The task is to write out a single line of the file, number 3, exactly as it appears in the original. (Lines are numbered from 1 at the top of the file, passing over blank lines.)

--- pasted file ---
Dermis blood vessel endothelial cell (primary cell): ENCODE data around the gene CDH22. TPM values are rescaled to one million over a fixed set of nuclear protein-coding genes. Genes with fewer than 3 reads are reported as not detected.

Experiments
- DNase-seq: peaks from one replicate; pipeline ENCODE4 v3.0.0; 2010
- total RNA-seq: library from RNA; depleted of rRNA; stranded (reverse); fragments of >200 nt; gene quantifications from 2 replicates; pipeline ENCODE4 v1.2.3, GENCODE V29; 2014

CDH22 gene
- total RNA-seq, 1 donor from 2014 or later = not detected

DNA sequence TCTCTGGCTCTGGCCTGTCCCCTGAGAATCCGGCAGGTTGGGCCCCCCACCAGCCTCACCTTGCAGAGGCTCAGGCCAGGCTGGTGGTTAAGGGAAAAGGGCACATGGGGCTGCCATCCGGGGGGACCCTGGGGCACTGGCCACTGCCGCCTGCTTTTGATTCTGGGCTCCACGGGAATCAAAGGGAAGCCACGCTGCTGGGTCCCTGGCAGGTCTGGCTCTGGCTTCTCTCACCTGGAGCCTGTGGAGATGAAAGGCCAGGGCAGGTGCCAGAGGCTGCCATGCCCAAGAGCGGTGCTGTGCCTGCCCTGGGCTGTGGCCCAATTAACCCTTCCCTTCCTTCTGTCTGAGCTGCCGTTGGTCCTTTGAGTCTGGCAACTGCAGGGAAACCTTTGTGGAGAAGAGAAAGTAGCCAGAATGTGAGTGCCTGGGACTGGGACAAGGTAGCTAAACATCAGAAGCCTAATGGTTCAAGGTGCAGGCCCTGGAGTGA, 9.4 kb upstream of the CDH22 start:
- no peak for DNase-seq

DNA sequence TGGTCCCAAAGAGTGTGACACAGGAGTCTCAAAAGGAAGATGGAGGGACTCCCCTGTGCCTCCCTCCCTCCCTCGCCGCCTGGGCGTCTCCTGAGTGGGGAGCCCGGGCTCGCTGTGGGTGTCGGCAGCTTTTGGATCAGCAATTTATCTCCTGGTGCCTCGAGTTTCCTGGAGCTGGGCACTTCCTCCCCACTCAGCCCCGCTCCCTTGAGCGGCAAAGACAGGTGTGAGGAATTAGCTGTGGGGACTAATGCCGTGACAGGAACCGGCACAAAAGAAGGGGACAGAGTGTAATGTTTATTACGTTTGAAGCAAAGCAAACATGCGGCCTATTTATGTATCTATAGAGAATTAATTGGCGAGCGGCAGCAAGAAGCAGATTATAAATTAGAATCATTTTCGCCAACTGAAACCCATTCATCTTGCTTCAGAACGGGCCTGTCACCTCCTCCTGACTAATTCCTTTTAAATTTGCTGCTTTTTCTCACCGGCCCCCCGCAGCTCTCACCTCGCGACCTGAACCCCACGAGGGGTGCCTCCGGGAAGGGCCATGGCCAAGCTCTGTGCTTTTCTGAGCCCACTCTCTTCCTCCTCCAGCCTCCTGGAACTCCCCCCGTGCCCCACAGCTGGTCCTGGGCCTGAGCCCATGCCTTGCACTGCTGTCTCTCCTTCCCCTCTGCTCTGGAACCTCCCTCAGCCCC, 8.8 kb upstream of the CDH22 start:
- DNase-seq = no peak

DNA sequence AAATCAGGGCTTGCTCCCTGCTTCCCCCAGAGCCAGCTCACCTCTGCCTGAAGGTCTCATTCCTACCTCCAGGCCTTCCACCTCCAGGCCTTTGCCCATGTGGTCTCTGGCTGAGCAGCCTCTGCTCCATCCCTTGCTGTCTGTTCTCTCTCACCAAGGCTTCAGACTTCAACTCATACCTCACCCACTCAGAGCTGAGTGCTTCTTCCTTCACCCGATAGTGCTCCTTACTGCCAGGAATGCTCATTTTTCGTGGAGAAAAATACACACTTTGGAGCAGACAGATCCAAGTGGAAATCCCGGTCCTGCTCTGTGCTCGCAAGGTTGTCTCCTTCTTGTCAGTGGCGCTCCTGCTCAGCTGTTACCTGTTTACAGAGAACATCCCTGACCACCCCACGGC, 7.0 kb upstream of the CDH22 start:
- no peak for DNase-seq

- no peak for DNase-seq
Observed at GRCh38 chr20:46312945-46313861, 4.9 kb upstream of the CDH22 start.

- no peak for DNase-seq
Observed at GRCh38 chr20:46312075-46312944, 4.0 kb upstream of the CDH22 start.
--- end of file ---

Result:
- DNase-seq: peaks from one replicate; pipeline ENCODE4 v3.0.0; 2010